Why "kick him on!"                                    is not an appropriate way to deal with a fearful horse.    

In the mainstream equestrian world the focus is placed on the horse behavioural response to events/stimulus. In most cases this lead to abusive practices that are not actually efficient at removing the fear. At best they only remove/reduce the ‘inconvenient’ behaviour…

Here some example of these mainstream “solutions”:

  1. Your horse is tossing his head in the air when spooked? A martingale will help you with that!
  2. Your horse doesn’t stop when scared? What about using a stronger bit or bridle! Oh, and don’t forget the flash so he cannot escape it.
  3. Your horse is afraid of plastic bags? Run after him in a round-pen with a plastic tarp until he gives in.
  4. Your horse is scarred of the water jump? Kick him and whip him relentlessly until he jumps it.
  5. Your horse doesn’t want to leave his pair-bond behind? Kick him on, turn him in circles, and don’t let him win!

These solutions are often accompanied by the belief that the horse is somehow trying to trick you, being naughty, lazy, silly etc. It implies that the horse is in full control of his behaviour when in fact he isn’t.

Emotions such as fear consist of three responses:

  • The behavioural response. For example: running away.
  • The autonomic response. For example: increase of heart rate.
  • The hormonal response. For example: increase of blood flow due to adrenaline.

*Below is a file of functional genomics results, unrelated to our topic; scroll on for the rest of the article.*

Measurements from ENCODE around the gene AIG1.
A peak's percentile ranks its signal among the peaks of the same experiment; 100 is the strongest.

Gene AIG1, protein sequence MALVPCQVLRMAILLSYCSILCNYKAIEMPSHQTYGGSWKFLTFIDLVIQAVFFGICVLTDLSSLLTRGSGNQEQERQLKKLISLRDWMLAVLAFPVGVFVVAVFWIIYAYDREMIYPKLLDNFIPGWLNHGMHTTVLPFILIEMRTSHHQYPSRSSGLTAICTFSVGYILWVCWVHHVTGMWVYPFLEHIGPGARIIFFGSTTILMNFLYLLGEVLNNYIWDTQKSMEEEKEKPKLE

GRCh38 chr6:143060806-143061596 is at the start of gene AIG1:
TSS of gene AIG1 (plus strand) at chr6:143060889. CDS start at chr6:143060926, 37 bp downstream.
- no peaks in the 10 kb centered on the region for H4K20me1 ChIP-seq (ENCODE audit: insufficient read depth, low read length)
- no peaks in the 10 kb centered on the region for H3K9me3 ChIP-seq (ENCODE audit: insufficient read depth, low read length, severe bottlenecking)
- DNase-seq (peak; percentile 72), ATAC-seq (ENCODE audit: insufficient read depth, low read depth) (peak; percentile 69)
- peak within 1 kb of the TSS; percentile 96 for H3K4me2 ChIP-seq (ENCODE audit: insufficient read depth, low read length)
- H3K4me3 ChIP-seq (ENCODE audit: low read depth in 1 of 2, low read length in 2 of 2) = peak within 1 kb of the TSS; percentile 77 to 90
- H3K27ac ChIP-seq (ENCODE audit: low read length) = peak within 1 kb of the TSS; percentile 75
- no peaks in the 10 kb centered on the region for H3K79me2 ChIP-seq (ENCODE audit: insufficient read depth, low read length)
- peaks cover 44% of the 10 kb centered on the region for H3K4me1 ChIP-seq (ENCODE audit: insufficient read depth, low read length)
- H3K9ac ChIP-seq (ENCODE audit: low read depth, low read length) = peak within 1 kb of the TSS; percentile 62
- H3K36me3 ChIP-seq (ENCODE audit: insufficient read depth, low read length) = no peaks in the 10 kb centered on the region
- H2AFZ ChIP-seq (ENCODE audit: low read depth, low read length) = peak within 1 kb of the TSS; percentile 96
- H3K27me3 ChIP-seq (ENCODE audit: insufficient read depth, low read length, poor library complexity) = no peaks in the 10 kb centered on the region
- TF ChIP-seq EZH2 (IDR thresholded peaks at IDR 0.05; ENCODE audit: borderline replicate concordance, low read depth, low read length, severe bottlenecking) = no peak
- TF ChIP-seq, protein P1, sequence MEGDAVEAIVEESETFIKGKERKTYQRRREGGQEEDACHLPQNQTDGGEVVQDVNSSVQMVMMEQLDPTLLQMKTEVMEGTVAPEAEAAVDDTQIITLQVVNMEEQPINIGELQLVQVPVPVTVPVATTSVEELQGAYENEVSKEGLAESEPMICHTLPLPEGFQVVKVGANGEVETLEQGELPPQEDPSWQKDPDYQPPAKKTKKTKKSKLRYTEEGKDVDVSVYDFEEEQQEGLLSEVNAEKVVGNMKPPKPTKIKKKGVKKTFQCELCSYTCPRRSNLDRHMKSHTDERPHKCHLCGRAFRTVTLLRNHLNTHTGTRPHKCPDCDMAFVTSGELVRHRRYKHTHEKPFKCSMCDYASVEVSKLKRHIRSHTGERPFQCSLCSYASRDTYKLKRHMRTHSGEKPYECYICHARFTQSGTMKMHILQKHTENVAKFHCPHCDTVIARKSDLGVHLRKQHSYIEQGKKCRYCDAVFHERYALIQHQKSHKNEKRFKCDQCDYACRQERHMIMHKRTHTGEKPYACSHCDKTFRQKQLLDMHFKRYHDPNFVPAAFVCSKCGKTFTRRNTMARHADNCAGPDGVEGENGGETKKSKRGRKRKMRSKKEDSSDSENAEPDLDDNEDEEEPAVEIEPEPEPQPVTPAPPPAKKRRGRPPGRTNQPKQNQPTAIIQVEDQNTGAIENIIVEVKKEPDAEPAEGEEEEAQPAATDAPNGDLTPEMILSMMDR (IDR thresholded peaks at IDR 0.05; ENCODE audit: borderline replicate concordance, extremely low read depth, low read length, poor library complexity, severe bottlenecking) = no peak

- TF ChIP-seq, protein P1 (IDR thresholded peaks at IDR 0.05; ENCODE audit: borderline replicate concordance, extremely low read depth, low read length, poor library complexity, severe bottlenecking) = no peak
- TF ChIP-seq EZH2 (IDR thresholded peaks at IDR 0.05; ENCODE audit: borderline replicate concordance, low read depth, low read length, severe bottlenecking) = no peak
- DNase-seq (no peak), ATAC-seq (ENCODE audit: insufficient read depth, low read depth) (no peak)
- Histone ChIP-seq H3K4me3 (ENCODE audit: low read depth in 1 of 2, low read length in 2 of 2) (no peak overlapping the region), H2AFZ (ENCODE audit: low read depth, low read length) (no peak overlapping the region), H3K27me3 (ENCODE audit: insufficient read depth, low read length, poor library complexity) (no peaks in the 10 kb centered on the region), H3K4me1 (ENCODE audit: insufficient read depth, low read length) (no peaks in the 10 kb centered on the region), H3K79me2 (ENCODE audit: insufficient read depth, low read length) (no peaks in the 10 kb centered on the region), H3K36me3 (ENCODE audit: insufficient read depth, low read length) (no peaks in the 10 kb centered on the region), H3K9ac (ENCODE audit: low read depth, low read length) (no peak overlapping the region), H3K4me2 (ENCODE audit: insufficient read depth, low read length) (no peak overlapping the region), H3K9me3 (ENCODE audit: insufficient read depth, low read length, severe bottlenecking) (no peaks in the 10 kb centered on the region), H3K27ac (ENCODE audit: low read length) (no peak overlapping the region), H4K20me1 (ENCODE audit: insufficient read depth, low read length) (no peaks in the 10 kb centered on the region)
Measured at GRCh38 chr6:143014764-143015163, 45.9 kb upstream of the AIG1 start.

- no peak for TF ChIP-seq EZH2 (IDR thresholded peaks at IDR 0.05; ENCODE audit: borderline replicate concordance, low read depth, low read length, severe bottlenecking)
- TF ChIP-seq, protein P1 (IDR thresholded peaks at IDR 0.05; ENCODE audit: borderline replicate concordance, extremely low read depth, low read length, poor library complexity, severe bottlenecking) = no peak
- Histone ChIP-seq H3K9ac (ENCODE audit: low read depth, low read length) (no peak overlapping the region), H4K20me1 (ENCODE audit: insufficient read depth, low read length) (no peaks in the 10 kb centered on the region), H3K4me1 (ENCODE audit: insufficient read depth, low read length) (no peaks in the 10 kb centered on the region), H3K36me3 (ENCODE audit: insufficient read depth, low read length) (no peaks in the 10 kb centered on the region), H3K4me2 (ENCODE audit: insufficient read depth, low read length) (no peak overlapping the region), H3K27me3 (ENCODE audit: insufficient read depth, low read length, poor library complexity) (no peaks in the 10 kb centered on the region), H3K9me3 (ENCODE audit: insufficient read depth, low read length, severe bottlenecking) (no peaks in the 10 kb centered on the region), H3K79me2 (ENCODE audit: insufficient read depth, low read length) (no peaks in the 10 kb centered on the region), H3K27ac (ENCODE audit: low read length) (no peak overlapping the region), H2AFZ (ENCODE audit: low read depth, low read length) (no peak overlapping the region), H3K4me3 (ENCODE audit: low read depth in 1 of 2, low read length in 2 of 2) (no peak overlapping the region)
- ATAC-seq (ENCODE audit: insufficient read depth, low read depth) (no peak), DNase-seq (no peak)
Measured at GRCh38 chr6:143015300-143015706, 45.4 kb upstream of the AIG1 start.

To state the obvious: your horse cannot control his biochemical response to stress, which produce his “fight-or-flight” response.

Drawing courtesy of "Fed up Fred"

Some of the downfalls of these mainstream “solutions”:

  • These solutions rely on the use of emotional and physical pain and discomfort. Fear causes the release of beta-endorphin, which numb and reduces emotional and physical pain. We all seen horses spook and riders pulling with all their strength on very harsh bits and yet having very little success in stopping their scarred horses.
  • These solutions focus exclusively on reducing the behavioural response (symptom), not on eliminating the fear (problem). A horse standing still can still be experiencing fear. A fearful horse is not a happy horse or a safe horse.
  • Most of these solutions rely on you trying to be scarier than whatever scarred the horse in the first place. Not only this is not a sustainable solution but this will also ruin your relationship with your horse.
  • In theses solutions you are dealing with a scarred horse and are more likely to be injured than when you are dealing with a horse that is below threshold of reactivity. (which you do when properly de-spooking a horse)
  • Solutions involving flooding (example 3) are considered highly unethical in the treatment of humans suffering from phobias and therefore should also be considered unethical in the training of animals. Flooding causes brain fatigue and the individual either becomes shut down or highly phobic.


The appropriate way to deal with a fearful horse is prevention by training. Read more on how to humanely and efficiently train your fearful/anxious horse.